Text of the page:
The $5 million assessment for a new HVAC system at Landmark Towers in Phoenix would cost each condo owner at least $15,000.

PHOENIX — Francine Hardaway's bill from her condominium homeowners association arrived unexpectedly by email in May.

The air conditioning at Landmark Towers in Phoenix needed a major fix, and her share to pay for it was $18,000.

"I was horrified and frightened," said Hardaway, founder of Phoenix-based Stealthmode Partners. "When I bought my condo in 2011, it was at the height of the recession. I bought it for cash thinking that if everything went to hell in a handbasket, I could live there."


Condo associations and are potentially prime targets for hackers for a number of reasons. First, you have valuable information that hackers want, such as names, addresses, phone numbers, license plates, potentially even social security numbers. You likely have billing and banking information for owners and the association. Finally, you’re in a sweet spot of likely not quite big enough to invest in cyber security, but you have valuable data.

There are many topics that boards should contemplate when assessing and addressing their organizations' cyber security risks.


On July 1, 2010, section 718.112 was amended to provide that newly elected board members take a division approved educational curriculum once elected to qualify for board service. So all newly elected board members have two options, either provide a written certification that they have met certain criteria, or they may submit a certificate of satisfactory completion of an approved course.

Specifically section 718.112(2)(d)4.b., Florida Statutes, states:

"Within 90 days after being elected or appointed to the board, each newly elected or appointed director shall certify in writing to the secretary of the association that he or she has read the association’s declaration of condominium, articles of incorporation, bylaws, and current written policies; that he or she will work to uphold such documents and policies to the best of his or her ability; and that he or she will faithfully discharge his or her fiduciary responsibility to the association’s members. In lieu of this written certification, the newly elected or appointed director may submit a certificate of satisfactory completion of the education curriculum administered by a division-approved condominium education provider. A director who fails to timely file the written certification or educational certificate is suspended from service on the board until he or she complies with this sub-subparagraph. The board may temporarily fill the vacancy during the period of suspension. The secretary shall cause the association to retain a director’s written certification or educational certificate for inspection by the members for 5 years after a director’s election. Failure to have such written certification or educational certificate on files does not affect the validity of any action."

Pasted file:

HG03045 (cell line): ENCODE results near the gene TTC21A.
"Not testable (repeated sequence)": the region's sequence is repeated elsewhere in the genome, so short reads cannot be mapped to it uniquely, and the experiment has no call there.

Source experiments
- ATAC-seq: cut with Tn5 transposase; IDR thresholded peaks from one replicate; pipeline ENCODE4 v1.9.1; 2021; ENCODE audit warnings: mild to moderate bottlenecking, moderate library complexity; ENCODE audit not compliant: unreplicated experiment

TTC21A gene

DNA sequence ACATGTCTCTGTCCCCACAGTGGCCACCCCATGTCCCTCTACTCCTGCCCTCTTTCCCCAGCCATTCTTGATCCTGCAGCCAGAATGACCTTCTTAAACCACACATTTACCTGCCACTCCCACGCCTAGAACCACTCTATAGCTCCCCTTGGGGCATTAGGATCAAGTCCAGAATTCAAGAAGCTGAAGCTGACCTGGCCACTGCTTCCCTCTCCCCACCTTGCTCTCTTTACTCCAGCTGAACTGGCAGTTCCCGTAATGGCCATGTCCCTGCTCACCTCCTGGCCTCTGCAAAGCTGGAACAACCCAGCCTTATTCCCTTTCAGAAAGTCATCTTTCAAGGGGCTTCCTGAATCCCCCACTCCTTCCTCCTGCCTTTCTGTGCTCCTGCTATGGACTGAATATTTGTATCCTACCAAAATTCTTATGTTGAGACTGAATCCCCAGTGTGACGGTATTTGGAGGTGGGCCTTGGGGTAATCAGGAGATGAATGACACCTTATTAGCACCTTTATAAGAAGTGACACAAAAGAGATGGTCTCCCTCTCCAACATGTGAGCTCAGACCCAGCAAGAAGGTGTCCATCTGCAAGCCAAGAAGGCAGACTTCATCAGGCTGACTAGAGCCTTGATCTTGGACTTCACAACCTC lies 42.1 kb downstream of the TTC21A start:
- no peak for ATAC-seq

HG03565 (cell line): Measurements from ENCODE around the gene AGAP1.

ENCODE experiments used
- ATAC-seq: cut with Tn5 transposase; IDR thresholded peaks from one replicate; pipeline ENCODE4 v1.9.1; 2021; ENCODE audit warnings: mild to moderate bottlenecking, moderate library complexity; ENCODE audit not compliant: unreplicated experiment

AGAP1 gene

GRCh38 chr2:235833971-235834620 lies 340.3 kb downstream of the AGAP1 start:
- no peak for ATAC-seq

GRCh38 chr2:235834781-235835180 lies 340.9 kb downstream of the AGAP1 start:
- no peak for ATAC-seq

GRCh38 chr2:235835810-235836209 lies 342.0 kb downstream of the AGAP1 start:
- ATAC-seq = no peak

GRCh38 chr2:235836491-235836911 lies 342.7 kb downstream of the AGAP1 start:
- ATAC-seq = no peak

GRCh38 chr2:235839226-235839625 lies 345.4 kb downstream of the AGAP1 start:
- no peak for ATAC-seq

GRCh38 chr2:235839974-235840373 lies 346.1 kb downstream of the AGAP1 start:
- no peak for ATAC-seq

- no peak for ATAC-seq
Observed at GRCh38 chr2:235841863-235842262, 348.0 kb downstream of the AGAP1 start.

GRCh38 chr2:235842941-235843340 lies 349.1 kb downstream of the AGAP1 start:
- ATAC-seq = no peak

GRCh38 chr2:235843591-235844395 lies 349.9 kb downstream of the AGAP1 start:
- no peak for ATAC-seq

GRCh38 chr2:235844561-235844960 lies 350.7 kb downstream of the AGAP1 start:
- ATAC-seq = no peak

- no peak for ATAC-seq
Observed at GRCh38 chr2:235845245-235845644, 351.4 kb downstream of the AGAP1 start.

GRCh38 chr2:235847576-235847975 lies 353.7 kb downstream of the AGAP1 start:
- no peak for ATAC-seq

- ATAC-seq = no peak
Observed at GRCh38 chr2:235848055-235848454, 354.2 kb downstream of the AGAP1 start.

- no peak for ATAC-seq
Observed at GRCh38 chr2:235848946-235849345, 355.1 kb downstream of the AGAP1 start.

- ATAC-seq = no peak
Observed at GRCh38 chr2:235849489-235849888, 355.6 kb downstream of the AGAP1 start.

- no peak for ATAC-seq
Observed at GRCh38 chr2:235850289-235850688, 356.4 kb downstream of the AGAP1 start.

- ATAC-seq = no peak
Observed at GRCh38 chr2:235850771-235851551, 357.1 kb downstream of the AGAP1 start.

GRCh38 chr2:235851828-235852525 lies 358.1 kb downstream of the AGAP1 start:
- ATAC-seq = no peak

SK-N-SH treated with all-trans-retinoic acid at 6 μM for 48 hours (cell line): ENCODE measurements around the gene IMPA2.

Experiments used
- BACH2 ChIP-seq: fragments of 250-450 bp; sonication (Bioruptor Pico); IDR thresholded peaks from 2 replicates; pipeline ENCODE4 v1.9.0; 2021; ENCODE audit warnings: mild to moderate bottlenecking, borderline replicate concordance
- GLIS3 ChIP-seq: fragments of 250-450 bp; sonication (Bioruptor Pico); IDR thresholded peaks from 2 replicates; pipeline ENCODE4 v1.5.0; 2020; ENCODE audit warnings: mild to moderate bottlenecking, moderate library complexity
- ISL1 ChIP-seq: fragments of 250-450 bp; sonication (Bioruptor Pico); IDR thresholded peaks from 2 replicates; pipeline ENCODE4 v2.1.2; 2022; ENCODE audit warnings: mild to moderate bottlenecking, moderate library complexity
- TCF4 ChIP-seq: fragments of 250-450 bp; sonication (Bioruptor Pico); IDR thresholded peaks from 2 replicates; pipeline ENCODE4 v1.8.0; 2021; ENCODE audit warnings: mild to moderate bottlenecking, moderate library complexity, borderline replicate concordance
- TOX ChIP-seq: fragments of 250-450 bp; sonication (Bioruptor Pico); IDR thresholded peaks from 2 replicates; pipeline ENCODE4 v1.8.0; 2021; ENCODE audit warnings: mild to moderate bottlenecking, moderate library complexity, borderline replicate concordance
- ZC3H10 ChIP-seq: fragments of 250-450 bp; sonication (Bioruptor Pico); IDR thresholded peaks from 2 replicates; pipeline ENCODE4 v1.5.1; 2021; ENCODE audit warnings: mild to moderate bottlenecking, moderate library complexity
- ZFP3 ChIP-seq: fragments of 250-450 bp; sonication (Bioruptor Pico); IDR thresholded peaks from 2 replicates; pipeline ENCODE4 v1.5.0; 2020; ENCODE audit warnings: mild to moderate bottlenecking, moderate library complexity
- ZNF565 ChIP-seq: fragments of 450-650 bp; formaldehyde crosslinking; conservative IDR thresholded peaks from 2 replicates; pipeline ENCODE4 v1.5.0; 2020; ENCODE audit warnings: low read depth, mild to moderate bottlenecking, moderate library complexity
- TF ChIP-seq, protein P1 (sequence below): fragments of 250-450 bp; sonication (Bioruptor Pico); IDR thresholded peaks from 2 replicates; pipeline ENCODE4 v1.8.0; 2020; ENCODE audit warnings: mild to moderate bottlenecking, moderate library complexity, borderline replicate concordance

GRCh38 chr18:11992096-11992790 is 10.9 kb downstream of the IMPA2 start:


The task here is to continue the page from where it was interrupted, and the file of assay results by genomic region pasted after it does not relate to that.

Option 1:

Sample Candidate Certification Form

Option 2:

Approved Educational Curriculum Providers

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